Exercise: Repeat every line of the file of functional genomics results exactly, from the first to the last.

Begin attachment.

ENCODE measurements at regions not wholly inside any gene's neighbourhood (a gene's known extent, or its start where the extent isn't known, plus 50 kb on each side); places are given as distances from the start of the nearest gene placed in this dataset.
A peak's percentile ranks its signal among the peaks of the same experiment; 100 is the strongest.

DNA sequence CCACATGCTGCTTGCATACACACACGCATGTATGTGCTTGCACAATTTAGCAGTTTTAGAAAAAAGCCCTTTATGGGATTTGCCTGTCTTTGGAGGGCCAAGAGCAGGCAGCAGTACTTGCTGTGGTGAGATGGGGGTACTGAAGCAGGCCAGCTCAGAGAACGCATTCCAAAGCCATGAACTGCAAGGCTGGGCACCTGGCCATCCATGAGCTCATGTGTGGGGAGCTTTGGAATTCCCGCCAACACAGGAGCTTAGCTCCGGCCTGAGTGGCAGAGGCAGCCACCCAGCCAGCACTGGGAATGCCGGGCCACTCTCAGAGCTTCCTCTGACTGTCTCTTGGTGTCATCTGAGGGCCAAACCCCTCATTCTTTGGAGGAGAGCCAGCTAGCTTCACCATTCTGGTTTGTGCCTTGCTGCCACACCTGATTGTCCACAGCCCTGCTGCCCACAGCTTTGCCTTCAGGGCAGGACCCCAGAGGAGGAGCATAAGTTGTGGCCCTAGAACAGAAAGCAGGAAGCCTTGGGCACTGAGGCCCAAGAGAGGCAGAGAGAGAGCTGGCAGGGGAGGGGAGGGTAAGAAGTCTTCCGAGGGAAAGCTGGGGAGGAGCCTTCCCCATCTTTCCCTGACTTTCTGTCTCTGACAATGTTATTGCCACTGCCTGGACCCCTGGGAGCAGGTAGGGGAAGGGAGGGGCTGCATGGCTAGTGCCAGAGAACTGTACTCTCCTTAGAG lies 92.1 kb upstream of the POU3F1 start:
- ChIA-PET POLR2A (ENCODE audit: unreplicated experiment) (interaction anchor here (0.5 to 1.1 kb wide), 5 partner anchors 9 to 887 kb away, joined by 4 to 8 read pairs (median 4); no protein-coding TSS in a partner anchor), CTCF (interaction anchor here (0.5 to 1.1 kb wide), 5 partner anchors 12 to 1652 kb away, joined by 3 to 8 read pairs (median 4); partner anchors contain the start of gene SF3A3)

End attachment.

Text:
ENCODE measurements at regions not wholly inside any gene's neighbourhood (a gene's known extent, or its start where the extent isn't known, plus 50 kb on each side); places are given as distances from the start of the nearest gene placed in this dataset.
A peak's percentile ranks its signal among the peaks of the same experiment; 100 is the strongest.

DNA sequence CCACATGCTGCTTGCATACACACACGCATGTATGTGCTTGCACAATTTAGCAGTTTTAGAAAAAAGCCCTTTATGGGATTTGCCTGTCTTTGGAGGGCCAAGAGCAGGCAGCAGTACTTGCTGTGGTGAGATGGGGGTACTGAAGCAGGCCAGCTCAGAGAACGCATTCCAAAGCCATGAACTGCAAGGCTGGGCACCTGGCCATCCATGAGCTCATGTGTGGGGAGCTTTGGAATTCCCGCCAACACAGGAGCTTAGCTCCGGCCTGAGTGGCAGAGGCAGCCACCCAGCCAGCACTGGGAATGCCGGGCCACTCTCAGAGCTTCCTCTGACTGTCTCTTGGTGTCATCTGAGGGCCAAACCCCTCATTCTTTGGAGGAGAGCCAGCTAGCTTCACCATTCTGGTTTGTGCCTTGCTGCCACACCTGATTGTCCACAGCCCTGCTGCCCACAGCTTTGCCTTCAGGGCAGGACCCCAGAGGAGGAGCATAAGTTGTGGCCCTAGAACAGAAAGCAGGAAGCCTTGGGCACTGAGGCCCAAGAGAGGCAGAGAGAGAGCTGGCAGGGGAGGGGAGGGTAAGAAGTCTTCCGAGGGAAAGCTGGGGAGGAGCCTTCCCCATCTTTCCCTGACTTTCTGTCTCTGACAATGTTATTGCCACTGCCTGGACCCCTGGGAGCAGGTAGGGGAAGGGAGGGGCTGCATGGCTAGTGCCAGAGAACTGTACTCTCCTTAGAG lies 92.1 kb upstream of the POU3F1 start:
- ChIA-PET POLR2A (ENCODE audit: unreplicated experiment) (interaction anchor here (0.5 to 1.1 kb wide), 5 partner anchors 9 to 887 kb away, joined by 4 to 8 read pairs (median 4); no protein-coding TSS in a partner anchor), CTCF (interaction anchor here (0.5 to 1.1 kb wide), 5 partner anchors 12 to 1652 kb away, joined by 3 to 8 read pairs (median 4); partner anchors contain the start of gene SF3A3)